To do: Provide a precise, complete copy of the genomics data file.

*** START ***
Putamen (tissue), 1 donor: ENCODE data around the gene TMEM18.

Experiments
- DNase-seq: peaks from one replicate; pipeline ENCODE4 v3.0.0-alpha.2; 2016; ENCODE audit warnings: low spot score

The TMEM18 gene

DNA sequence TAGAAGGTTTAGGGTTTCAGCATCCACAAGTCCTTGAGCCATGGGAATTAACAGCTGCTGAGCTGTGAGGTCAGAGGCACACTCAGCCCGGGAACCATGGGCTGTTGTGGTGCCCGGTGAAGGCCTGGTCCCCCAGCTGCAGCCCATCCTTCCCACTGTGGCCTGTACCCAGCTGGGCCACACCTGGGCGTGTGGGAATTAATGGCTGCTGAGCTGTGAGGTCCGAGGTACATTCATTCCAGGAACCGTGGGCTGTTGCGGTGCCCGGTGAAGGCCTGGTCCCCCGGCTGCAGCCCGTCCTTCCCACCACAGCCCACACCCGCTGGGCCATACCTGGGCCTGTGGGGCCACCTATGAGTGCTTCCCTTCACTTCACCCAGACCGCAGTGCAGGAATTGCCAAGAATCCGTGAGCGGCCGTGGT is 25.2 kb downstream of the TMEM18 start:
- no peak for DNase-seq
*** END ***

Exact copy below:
Putamen (tissue), 1 donor: ENCODE data around the gene TMEM18.

Experiments
- DNase-seq: peaks from one replicate; pipeline ENCODE4 v3.0.0-alpha.2; 2016; ENCODE audit warnings: low spot score

The TMEM18 gene

DNA sequence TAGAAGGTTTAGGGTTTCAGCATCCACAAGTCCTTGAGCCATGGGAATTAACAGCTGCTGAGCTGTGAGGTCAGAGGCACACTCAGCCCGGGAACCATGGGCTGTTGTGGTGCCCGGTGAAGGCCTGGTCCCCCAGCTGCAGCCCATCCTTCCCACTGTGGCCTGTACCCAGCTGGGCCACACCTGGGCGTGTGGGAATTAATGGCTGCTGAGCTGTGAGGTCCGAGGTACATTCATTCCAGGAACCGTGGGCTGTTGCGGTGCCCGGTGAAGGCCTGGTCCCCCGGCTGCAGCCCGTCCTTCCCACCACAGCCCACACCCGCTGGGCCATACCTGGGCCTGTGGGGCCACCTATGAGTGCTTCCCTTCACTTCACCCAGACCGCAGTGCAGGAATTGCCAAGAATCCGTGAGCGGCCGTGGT is 25.2 kb downstream of the TMEM18 start:
- no peak for DNase-seq